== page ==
Donald Trump is not the only person surprised by Ben Carson’s recent surge in national polls, which has propelled the former neurosurgeon into first place in the GOP race. In an election year poised to champion an “outsider,” Carson’s seemingly calm collectedness sounds like a breath of fresh air to Trump’s erratic tirade of complaints and boasts.
Underneath Carson’s cool façade resides an apocalyptic fervor, however. While it comes out sedated and matter-of-factly, his philosophy is informed by his faith: Seventh-Day Adventism was founded on the notion of a pending End Times. Such musings have trickled out during Carson’s speeches, raising more than one inquisitive ear.
Separating religion from politics is as fanciful a notion as removing church from state. As a nation, we have accomplished a great deal relative to certain nations, yet to others it’s laughable how deeply woven religious sentiments are in our politics. Given the outright religiosity of crusades against same-sex marriage and abortion rights, we have to question if we can ever truly separate our religious philosophy with our moral and political ones.
You can understand religion without necessarily believing in it, which is important if you want to wrap your head around what’s going on in our country (and world) today. But education has been stripped from our religions…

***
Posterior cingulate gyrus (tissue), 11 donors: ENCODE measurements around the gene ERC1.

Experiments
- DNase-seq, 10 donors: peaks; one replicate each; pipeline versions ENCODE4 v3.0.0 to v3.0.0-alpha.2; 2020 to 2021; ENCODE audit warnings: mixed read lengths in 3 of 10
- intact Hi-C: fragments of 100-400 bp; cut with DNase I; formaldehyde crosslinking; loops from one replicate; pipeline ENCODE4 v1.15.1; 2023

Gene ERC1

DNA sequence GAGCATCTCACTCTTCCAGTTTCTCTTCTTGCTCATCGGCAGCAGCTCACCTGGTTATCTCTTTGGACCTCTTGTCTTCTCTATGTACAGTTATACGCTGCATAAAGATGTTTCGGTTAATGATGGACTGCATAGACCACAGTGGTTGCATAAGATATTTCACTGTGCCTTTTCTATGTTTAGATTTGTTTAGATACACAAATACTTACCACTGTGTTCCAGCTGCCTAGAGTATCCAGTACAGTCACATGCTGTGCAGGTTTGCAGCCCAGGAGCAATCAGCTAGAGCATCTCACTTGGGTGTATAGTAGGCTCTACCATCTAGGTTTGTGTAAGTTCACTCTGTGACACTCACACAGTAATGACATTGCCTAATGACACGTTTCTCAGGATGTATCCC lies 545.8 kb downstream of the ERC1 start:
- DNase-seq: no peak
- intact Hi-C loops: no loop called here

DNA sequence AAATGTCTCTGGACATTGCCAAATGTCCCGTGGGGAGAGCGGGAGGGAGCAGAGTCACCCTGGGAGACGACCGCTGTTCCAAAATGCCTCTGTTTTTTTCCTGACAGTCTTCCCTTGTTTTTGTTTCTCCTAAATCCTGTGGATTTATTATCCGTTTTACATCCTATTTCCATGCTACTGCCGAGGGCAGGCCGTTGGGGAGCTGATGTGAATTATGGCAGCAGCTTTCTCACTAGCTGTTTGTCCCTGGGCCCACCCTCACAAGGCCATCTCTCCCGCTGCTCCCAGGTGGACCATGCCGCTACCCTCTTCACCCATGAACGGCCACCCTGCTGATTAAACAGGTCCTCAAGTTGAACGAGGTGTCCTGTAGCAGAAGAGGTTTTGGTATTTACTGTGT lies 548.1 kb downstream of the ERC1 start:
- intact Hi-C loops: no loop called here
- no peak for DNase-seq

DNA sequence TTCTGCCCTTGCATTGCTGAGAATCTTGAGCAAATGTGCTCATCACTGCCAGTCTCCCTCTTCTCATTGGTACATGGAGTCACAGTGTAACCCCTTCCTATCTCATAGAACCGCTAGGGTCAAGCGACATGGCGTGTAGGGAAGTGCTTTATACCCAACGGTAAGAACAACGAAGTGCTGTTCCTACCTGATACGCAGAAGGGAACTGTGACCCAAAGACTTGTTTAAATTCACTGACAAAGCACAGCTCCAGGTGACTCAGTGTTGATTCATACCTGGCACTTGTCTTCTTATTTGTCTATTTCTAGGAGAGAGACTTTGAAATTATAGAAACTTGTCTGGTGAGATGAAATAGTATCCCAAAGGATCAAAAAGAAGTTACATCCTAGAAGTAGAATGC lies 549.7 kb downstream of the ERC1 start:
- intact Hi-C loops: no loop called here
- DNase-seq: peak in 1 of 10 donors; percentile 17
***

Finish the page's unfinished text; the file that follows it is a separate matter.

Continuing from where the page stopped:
As religion professor Stephen Prothero argues in Religious Literacy, America is an exceedingly religious nation in terms of belief, yet sadly lacking in terms of religious education. Forget about knowing much about other religions; it seems that Americans know very little about our own traditions. As he writes:
He also reiterates the fact that many Americans believe sharia law is one of the Five Pillars of Islam, which it is not. This is not surprising, considering most Americans cannot name even one pillar.
That’s his point: You can understand religion without necessarily believing in it, which is important if you want to wrap your head around what’s going on in our country (and world) today. But education has been stripped from our religions; as Prothero points out, market research has shown that Christians are turned off by actual religious teachings. Churches have become mini-malls with daycare and shopping, along with stand-up comedians and musical acts taking the place of scriptural quotes on billboards. Megachurches become mega when preaching prosperity theology, not doctrinal lessons.
Prothero explores three main types of Christians: confessionalists, who focus on doctrine; experientialists, who emphasize connecting with God via emotions; and moralists, who focus on ethics. While most religious are a mix of these three, the social emphasis in recent years has been on the latter (hence, opposition to same-sex marriage and female reproductive rights).
For most of its history, Seventh-Day Adventism was considered by the larger Protestant community to be a cult, a fate it shared alongside Christian Science, Mormonism, Pentecostalism and the Jehovah’s Witnesses.